Institute for War and Peace Reporting | Giving Voice, Driving Change
COURTSIDE: Tuta and Stela Trial
The prosecution in the trial of the former commander of a notorious Bosnian Croat army, HVO, unit, Mladen "Tuta" Nalelitic, and his sub-commander Vinko "Stela" Martinovic, concluded its case last week.
During their four and a half month long presentation of evidence, the prosecutors submitted some 2000 exhibits and called 73 witnesses - most were Bosniak former detainees at the HVO-run Heliodrom camp - who bore protected identity due to fears for their safety.
Stela and his Convicts Battalion unit are charged with using some of the detainees as human shields along the Mostar front line in the late summer of 1993. Other witnesses were Bosniak soldiers captured in the villages of Sovici and Doljani - some of whom were tortured and witnessed executions which they said were overseen by Tuta.
There were also a number of witnesses from the HVO ranks. German and Danish former mercenaries in Stela's unit testified that they had participated in planned attacks on Bosniaks in Mostar and in the use of detainees as human shields by the HVO during the attacks. A Bosniak ex member of the HVO told how his Convicts Battalion unit took part in the ethnic cleansing of Bosniaks in west Mostar.
Numerous witnesses, foreign journalists and Bosniak officials, described the destruction of the eastern side of town by HVO artillery and the months of suffering of civilians who did not have food, water or proper medical and humanitarian aid.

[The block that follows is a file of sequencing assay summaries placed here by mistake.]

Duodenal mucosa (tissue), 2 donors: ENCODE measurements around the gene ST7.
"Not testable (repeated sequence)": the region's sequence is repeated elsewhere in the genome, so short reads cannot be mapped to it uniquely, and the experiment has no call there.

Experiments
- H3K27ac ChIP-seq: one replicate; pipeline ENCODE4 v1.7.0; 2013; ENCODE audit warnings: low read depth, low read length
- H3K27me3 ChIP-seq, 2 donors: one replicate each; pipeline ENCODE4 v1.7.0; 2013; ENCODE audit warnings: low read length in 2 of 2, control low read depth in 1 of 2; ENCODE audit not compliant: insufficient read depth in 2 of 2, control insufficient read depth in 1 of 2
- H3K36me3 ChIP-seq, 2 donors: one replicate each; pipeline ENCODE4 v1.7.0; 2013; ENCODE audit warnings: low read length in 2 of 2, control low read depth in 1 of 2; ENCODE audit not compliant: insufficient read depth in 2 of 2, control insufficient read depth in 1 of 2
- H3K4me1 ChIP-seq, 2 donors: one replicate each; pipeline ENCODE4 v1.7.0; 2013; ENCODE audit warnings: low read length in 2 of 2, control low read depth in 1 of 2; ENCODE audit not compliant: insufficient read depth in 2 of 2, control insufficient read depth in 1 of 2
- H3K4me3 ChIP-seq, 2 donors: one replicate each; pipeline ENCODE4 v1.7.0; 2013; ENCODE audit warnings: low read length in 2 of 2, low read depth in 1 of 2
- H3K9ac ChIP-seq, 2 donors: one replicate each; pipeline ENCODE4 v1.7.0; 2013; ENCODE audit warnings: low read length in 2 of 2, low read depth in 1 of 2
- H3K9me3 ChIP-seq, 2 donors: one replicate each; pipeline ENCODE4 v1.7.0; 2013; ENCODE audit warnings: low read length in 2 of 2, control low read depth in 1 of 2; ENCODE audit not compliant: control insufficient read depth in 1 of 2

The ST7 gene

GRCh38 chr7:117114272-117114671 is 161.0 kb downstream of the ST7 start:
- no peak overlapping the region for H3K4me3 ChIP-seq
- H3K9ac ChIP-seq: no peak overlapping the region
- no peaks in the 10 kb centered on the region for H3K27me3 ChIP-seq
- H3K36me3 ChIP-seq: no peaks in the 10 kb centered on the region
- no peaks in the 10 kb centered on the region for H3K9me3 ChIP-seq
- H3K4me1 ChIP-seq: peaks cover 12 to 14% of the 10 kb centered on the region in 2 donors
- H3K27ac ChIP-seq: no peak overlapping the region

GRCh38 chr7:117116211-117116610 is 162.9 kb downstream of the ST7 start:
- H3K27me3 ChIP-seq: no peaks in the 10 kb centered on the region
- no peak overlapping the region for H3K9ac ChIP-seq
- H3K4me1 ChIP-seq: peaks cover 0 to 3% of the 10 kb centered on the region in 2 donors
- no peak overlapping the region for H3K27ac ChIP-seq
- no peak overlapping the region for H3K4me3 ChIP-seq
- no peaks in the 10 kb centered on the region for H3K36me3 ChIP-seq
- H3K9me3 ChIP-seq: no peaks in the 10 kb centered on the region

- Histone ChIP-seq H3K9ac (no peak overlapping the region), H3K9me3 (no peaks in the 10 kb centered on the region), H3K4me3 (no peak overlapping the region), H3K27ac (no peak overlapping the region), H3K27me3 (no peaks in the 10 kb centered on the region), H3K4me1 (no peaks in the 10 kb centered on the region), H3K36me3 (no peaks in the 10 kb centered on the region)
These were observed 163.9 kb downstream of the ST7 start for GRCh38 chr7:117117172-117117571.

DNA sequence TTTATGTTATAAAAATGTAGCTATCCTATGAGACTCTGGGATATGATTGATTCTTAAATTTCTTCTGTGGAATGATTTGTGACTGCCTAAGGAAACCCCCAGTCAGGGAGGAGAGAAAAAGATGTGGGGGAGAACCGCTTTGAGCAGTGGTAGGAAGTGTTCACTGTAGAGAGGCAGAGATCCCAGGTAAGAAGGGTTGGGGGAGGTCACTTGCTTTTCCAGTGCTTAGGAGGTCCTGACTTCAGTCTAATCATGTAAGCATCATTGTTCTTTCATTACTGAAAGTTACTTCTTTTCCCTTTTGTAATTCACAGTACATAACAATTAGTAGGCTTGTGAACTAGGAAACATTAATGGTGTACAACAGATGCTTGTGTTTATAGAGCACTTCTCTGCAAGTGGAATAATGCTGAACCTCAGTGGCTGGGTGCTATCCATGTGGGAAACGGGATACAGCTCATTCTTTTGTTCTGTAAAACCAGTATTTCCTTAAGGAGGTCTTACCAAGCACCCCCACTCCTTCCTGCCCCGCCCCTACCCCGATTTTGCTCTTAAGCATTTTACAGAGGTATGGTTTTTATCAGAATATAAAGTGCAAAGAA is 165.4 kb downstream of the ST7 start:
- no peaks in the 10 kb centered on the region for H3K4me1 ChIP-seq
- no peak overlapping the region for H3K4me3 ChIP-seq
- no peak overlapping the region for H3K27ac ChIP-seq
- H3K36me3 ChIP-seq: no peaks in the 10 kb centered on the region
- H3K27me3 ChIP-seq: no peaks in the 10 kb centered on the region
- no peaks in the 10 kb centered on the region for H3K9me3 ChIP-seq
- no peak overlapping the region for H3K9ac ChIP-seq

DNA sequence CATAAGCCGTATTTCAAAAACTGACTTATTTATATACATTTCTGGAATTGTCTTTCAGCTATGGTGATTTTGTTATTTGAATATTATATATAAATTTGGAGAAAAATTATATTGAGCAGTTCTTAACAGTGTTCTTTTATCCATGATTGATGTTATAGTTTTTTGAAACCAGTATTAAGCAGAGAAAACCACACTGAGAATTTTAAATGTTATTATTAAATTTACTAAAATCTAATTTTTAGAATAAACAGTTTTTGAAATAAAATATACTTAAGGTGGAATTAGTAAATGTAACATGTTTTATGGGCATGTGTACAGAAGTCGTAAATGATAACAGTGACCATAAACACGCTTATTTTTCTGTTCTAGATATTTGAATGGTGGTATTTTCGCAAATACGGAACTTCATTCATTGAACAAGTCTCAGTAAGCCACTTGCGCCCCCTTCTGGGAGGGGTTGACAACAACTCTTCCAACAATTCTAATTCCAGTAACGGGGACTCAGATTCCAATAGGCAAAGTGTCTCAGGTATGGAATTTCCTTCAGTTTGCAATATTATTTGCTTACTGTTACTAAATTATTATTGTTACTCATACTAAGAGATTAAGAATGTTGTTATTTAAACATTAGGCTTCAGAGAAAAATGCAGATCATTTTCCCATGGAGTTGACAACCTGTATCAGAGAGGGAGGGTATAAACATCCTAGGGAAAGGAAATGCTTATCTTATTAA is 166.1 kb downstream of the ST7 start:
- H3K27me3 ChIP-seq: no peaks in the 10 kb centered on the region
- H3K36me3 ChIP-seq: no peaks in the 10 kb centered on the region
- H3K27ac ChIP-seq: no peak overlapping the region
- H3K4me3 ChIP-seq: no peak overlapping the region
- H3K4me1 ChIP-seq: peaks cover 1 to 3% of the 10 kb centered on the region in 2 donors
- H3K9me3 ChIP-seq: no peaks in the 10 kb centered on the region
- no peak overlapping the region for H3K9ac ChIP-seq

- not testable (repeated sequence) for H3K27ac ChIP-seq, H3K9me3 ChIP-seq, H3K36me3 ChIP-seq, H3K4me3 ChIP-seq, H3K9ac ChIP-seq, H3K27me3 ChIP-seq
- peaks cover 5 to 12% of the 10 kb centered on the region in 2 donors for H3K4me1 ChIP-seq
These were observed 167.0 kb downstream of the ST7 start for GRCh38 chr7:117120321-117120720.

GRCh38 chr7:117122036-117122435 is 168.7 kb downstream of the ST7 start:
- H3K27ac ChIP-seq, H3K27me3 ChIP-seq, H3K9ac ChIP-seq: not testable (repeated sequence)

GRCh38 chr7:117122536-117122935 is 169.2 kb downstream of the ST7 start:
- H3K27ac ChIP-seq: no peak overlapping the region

The final prosecution witness, a former member of the European monitoring mission and later of the EU administration in Mostar, Sir Martin Garrod, described his contacts with high-ranking HVO officials during which time he learned of their intention to drive the Bosniak population out of Mostar, which they had designated as capital of the self-proclaimed Bosnian Croat republic of Herceg-Bosna.
The HVO's pounding of east Mostar to rubble and the systematic displacement of Bosniaks must have required considerable planning and logistics, concluded Garrod, dismissing theories that the crimes were committed by "uncontrollable elements". He said that HVO operations were closely controlled by the Bosnian Croat political leadership, which, in turn, was closely influenced by the Croatian government.
In common with a number of other witnesses, Garrod spoke of the presence of Croatian Army, HV, troops in combat operations in Herzegovina. The prosecution will use such testimonies to prove that the Mostar conflict was international in nature, thereby requiring all parties to adhere to the Geneva conventions.
It is unclear exactly when the defence will commence their case. They are expected to ask the court to recess for at least two months while they prepare detailed responses to the prosecution charges.
Vjera Bogati is an IWPR special correspondent at The Hague and a journalist with SENSE News Agency.
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